Conflicts between consumers, central banks, and traders
This is not an OT note, but instead a discussion about how to invest when investing is dead in the age of computerized, model-based trading which leads to rapid, wild price movements.
The central banks are all printing money (so to speak) trying to keep the short rates low to encourage commerce and improving economies that will create jobs and avoid discontent and civil strife (witness riots in Greece, France, England…). The "value" of the major currencies are decreasing from such dilution, and in fact that is one of the traditional ways that countries reduce debt--by paying the borrowers back with inflated currency.
In reaction, institutions and traders alike are moving out of debt instruments, bonds, treasuries, etc.,. Where are they redeploying funds taken from bonds (which have started to drive up the long rates on bonds and mortgages)? Ordinary corporate stock investments (common shares) are too treacherous while the economies of Western nations remain poor, so funds are going into tangible commodities such as gold, copper, silver, oil, and agricultural goods.
Consumers, who as a lot are in bad shape with house debt, lower wages for new jobs, and unemployment are having to pay more for less. Paying more for gasoline and food means there is less money for other goods, and a general depression of economic activity.
Higher oil prices are bid there at th margin by traders, but the more massive market from users is too weak to sustain oil much over $90. Demand is rising in Asia, which does serve to support higher prices at the margin. The net result id that while oil pricing will bounce around, it will tend to stay high while Asian demand is growing. India and China are creating billions of new users.
The net result of these forces will be to prolong weak economies in the West and Japan. Fed Gov borrowing is coming to a natural end as prospective buyers will demand substantially higher interest rates that will accelerate debt levels, and so borrowing will have to be curtailed.
I'm open to ideas on how to "invest" in such troubled economic times. The best investment I continue to see is Linn, with its five-year hedging programs, and its expansion of production at costs far below the average E&P can manage. For example, the Michigan NG properties are able to produce in the dollar range of costs, so Linn can be profitable with "low" gas prices. Costs for producing condensate at the GW and oil from the Permian basin are low enough to be profitable well below current oil prices ( I suspect that with $60 oil Linn would do just fine until prices turn up again).
Low end-user demand for NG and oil create a buyers market as the weak producers sell out to better financed, strong buyers. I believe that the equity Linn just raised precisely represents this model.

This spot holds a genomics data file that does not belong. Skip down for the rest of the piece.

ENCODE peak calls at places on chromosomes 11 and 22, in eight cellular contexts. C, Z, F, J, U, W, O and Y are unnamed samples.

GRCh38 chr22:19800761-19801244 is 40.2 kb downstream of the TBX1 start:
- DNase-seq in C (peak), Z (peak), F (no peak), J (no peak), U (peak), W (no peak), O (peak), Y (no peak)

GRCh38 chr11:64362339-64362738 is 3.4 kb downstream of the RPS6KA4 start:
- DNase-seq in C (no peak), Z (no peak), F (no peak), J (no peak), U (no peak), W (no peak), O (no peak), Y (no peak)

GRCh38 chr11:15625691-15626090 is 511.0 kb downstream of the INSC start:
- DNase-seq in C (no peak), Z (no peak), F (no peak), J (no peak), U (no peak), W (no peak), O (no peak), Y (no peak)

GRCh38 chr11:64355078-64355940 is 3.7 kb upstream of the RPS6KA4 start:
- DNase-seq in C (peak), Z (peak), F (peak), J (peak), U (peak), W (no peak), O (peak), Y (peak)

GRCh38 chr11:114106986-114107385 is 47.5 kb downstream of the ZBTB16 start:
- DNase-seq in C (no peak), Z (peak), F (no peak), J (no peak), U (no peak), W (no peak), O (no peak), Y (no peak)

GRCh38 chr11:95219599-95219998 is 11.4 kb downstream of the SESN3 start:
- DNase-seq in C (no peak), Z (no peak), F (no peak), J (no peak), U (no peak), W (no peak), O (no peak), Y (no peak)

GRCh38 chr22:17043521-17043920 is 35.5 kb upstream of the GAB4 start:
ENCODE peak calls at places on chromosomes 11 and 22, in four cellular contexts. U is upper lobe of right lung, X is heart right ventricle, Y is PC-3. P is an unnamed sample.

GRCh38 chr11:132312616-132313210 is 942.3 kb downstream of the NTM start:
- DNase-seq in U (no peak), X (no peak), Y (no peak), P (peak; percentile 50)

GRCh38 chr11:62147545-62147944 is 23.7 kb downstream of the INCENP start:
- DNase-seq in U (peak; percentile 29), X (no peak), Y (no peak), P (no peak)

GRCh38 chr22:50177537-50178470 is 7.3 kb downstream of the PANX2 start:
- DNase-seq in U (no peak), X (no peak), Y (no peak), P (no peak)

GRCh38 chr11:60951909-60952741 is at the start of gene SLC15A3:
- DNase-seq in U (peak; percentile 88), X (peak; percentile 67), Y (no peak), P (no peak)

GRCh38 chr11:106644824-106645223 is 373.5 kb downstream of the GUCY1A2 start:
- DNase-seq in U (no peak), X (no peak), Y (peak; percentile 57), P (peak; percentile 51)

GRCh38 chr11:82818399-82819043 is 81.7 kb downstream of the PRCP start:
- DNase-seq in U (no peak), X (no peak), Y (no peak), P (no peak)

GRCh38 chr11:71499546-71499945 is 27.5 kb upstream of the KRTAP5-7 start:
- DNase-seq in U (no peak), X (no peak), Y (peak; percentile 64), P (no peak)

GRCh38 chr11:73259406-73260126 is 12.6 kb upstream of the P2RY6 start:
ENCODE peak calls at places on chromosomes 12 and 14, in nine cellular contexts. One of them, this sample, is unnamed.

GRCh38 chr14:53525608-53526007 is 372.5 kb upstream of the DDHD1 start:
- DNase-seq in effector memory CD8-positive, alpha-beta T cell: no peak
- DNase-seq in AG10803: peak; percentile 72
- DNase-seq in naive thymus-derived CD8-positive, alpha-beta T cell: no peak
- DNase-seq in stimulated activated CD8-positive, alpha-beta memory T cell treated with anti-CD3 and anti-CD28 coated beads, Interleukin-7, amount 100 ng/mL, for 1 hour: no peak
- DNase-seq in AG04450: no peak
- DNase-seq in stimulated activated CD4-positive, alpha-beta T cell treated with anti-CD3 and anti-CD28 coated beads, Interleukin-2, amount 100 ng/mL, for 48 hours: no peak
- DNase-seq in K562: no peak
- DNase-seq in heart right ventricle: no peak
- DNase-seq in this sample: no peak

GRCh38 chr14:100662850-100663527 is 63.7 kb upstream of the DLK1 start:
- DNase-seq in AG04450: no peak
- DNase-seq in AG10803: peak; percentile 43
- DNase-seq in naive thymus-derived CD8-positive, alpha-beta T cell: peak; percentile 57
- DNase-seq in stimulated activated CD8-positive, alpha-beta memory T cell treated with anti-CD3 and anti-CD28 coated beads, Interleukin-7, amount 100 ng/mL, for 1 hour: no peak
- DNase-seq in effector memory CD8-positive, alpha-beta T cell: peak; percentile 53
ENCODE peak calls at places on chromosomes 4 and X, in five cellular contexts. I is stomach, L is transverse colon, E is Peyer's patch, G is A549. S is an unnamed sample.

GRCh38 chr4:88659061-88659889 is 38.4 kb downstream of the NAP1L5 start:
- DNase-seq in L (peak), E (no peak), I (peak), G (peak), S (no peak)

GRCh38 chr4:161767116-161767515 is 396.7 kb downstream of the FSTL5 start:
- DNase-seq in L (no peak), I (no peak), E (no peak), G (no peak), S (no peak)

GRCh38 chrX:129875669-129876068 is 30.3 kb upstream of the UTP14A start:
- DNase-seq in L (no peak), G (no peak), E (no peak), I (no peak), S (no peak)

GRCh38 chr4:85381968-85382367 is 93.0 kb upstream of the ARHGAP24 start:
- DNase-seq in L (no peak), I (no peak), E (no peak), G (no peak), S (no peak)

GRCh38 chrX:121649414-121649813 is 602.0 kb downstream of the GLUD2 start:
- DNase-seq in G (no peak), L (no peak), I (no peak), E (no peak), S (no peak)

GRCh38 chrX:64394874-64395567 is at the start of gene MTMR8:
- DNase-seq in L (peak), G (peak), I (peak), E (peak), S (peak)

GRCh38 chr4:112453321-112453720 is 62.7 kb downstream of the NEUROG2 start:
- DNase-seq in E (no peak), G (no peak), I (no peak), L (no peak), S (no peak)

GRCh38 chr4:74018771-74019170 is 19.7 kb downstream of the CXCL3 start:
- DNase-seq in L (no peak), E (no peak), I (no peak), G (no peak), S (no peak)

wOULD NOT SELL MY lINN for anything! With OPEC BEING LED BY iRAN next year, anything goes. Omg! Take your gold, I will take an American company that grows distributions! PS. I also have some gold that I bought 3 years ago when Obama came into the race.
I have no in depth knowledge of these two recently recommended MLPs by Barrons (primarily because they were sector laggards that ought to catch up. Offer a few general thoughts about thes and other pipeline/processor MLPs.
In contrast to Line which is organized as an LLC, these MLPs havr General Partners as a separate management organization that is poised to suck off their profits when they hit a threshold in earnings. KMP is now in this boat, so its ability grow profit is now curtailed, and many retail unit holders appear to be clueless.
The pipeline MLPs are generally fully valued, but with continuation of low NG prices are probably overvalued for a couple of reasons.
First, with inflation looming, they will not be able to fully pass along their infrastructure cost to weal producers, so their income will not be able to keep up with inflation. Line, by contrast, has a lower cot and maintenance basis that it can better manage to keep up with inflation.
Second, because the pipeline MLPs are now paying in the range of 5-6.5% yield, if they cannot keep up with inflation and higher interest rates, you get a poor yield, and the prices of their units will get hit; so you get the bad combination of low yield and capital loss on units (shares) held.
Back to the issue of having a separate GP as the company's boss instead of the company managing itself with direct fiduciary responsibility--I think that stinks. The GP has a fiduciary responsibility to manage its enterprise for its owners, and that entails conflicts with the MLP unit owners. For example, it has the Incentive Distribution Rights (IDR) arrangement that limits the profitability of the MLP it controls. A company should be able to run itself to advantage its owners, instead of being run to be bled by others.
Finally, the pipeline MLPs are locked in to the particular land where they operate. If the EPA decides that the gas producers are damaging the ecology in their area of operations and so must reduce output are stop output, the pipeline cannot pick up sticks and move elsewhere--they get crushed. The Marcellus shale production is under threat by local politicians, and environmentalists, with EPA in a study mode.
There are many conflicting influences that effect investments. However I feel that in troubled times you look at basics of investment in a business.ie 1 Low cost of production to survive low market prices. 2 Ability to grow with a product whose consumption is not totally discresionary. 3.Quality of management. 4.Dividend yield 5.Positive cashflow from operations. If the company can satisfy the above it will outperform in good times. The above is a simplistic set of criteria I adopt in turbulent times, which Jack covers in his post.